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What is Contemporary Feminism?

We asked our peers to respond to the question 'What Is Contemporary Feminism?' This ongoing discourse seeks to openly explore, redefine and challenge the notions of current feminism/s. 

Brown Council Institute

"This is not a line, it is a loop." - Barbara Cleveland, 1980

Feminism by its nature is a contested and subjective politic. The contemporary, new or future feminism we refer to is defined by our own experience and privilege and does not seek to speak for all feminisms.

For us, to be in feminism today is to be aware of the past in order to create a feminist future. It is about activating intergenerational dialogue (young to old and reverse). It is about excavating the forgotten and the overlooked. To loop back over the discarded moments and people from the past to see what remains. It is about understanding this past as impacting on how we inhabit the present. It is about acknowledging this as a way to generate a more equitable, altercapitalist, post patriarchal world. For us, what is important for feminism today is its intersectionality; that is, an awareness of race, class and gender as affecting our experience of privilege and power. This collides with an understanding that identity, sexuality, gender and bodies are now multiple and duplicating - nothing is fixed, that there is no 'one'.

 

Juliette Peers and Danielle Hakim from The Women’s Art Register

Contemporary feminism is about fighting for equality, same as it always has been. For us at the Women's Art Register it is fighting for equality in the arts by supporting marginalised artists. Feminist art activism emphasises the visibility of women artists in both public and commercial galleries and the even handed distribution of prizes, commissions and art school or curatorial positions between the genders.

It’s important because in a way, not much has changed. We have not yet achieved equality.
In the arts projects like CoUNTesses make this very clear when you see that women still aren't receiving the same exposure as their male counterparts. It’s important to challenge the patriarchy and to fight for equality so that women artists are not forgotten and their contributions to culture live on. In the mid 1980s, WAR conducted research into gender inequalities in the visual arts from which we can see that not much has changed between then and the Countess’ recent statistics, other than more female staff at major art schools.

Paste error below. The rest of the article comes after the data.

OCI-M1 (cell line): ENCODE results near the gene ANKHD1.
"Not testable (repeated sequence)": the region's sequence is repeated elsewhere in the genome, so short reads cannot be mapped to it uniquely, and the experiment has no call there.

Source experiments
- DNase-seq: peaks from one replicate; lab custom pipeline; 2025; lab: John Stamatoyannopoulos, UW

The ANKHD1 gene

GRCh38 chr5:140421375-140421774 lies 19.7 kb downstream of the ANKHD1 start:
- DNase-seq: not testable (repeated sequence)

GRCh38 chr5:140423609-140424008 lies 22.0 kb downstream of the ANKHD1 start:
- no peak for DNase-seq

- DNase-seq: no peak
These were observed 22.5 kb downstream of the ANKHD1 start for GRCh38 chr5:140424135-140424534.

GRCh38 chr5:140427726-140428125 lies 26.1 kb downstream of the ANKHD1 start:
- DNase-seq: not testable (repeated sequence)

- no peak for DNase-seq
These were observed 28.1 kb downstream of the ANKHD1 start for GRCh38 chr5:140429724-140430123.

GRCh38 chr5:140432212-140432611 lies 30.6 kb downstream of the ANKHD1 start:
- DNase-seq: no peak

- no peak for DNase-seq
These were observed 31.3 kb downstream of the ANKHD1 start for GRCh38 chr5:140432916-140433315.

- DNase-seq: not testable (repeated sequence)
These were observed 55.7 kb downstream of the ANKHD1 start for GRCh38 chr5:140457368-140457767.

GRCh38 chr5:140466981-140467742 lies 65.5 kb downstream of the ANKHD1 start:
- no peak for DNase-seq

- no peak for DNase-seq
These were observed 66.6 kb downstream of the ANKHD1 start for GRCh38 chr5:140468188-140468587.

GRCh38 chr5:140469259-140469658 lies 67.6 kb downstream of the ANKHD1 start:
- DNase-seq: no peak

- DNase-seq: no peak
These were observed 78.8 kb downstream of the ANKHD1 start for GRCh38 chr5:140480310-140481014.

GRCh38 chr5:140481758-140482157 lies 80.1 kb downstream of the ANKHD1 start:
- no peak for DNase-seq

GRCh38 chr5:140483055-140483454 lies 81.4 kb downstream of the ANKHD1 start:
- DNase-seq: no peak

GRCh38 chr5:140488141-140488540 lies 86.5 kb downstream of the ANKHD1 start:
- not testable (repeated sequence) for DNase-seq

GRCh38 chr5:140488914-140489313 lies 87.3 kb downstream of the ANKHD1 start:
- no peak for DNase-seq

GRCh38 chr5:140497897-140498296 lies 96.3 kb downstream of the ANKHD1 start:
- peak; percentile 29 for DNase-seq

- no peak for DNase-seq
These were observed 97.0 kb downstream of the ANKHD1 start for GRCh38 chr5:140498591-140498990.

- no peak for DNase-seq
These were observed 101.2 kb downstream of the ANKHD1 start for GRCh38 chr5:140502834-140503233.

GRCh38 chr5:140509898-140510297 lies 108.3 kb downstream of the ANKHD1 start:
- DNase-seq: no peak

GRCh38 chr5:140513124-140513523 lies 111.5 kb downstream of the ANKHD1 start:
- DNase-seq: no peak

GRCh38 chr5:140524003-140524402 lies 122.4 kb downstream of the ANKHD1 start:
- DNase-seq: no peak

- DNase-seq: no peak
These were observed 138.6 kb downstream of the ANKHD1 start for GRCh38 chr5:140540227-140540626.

What’s different is that social media has opened up new channels of communication and digitisation has democratised professional creative production – given a woman can afford technology and its continual on-costs. Women are in the workforce in greater numbers than in the 2nd wave feminist era, although clustered towards the middle and bottom of the ladder. Yet this empowerment of voice and mind is granted in a world where violence/hostility towards women has not disappeared but is more institutionalised/legitimised by state structures across cultures than ever before. The world is globally connected, yet fragmented into hostile, combative fractions and plagued with never-diminishing human rights abuse.  

Intersectional feminism now reminds us (itself articulated in a disavowed aggressive and divisive manner) that all women do not experience oppression in the same way.  Even within cultures, and beyond Eurocentric feminisms, there are disputes as to what is an appropriate feminist standpoint and voice. Yet across all cultures and nations, first to third world, women lag behind men in opportunities and access to resources, even when judged within the values of their home culture.

Feminism today needs to be inclusive, active, supportive and extremely resourceful.
We have been an active arts organisation for over 40 years and we have always had an open collection policy, which means our collection of women's art making is diverse and has many voices. We have survived on a grass roots level with minimal financial support thanks to the support of our community.  WAR has witnessed several different iterations of feminism - so-called 2nd, 3rd and 4th generations, our collection and our supporters reflect that range in feminist voices first hand, it’s complex, volatile, sometimes unwieldy but always unique and authentic to witness what women have done and can do in the arts.

 

Jessamy Gleeson from Cherchez La Femme

The best kinds of contemporary feminisms are for me, inclusive, empathetic, and constantly striving to do more. Feminism today is important for the same reason it has always been important: because women still face continued and consistent oppressions. These oppressions may have changed and evolved over time, but they still exist. Changes in feminism are due to a change in oppressions, but also because feminism has needed to adapt to the demands of its growing community. Rightly so, the feminist movement that I subscribe to is inclusive of women of colour, trans women, queer women, sex workers, disabled women, and other women that face oppressions outside of those that white, middle class feminists can sometimes only be seen to address. As a result, feminism today needs to remain always inclusive, always adaptable, and always open to further growth and learning.

 

Jen Kennedy and Liz Linden from Contemporary Feminism

Our work tries to create free, open to all opportunities to compare politics, and as such we don’t advocate for one definition of feminism over any other, since our belief is that there are a multiplicity of politics indicated by that term, and that one has to try to understand some of the breadth of its significance today, in order to actively create meaningful, relevant, and contemporary coalitions— alliances that ultimately are the engine room of feminist politics today.